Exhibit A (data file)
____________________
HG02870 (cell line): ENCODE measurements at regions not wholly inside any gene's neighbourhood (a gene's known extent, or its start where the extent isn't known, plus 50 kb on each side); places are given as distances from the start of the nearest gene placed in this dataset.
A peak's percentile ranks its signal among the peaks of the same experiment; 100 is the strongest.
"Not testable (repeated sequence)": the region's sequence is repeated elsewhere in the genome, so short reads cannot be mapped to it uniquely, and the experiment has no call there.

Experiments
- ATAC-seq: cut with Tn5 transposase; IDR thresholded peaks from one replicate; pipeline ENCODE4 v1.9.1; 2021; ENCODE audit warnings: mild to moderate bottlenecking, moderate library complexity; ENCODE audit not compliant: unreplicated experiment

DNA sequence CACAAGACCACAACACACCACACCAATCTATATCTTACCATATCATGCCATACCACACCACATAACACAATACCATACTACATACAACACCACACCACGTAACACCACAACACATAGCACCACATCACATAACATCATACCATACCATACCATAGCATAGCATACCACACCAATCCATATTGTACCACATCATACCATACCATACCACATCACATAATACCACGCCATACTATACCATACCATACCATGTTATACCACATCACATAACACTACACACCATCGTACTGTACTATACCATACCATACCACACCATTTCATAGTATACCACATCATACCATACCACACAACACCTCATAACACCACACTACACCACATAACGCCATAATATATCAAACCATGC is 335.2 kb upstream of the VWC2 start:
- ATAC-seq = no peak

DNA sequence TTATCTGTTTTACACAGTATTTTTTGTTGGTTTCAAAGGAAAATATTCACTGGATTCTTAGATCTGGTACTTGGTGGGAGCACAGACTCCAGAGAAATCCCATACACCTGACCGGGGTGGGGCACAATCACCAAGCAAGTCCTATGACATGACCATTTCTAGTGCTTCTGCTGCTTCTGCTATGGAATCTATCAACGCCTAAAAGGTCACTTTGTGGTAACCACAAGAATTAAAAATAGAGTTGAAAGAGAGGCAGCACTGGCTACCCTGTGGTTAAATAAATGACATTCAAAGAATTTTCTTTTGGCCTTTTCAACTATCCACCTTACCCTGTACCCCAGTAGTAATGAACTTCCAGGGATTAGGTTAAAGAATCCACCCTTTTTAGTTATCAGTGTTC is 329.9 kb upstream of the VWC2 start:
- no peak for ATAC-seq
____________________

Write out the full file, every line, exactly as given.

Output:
HG02870 (cell line): ENCODE measurements at regions not wholly inside any gene's neighbourhood (a gene's known extent, or its start where the extent isn't known, plus 50 kb on each side); places are given as distances from the start of the nearest gene placed in this dataset.
A peak's percentile ranks its signal among the peaks of the same experiment; 100 is the strongest.
"Not testable (repeated sequence)": the region's sequence is repeated elsewhere in the genome, so short reads cannot be mapped to it uniquely, and the experiment has no call there.

Experiments
- ATAC-seq: cut with Tn5 transposase; IDR thresholded peaks from one replicate; pipeline ENCODE4 v1.9.1; 2021; ENCODE audit warnings: mild to moderate bottlenecking, moderate library complexity; ENCODE audit not compliant: unreplicated experiment

DNA sequence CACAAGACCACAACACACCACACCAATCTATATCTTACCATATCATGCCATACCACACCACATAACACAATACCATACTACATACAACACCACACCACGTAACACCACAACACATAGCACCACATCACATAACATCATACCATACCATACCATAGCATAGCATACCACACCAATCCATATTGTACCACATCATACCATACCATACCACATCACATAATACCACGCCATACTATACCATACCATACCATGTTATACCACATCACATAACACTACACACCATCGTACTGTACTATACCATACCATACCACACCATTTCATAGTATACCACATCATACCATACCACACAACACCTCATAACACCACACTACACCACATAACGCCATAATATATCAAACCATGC is 335.2 kb upstream of the VWC2 start:
- ATAC-seq = no peak

DNA sequence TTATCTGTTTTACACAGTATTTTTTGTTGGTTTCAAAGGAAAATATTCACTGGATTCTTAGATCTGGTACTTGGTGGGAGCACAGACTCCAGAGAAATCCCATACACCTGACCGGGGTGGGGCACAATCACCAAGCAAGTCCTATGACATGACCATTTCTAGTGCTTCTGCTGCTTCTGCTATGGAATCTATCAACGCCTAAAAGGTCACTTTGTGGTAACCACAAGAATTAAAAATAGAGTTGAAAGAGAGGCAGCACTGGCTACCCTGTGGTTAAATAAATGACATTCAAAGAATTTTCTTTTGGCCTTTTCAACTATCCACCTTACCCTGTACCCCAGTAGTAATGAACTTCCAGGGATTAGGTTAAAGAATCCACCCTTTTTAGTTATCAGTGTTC is 329.9 kb upstream of the VWC2 start:
- no peak for ATAC-seq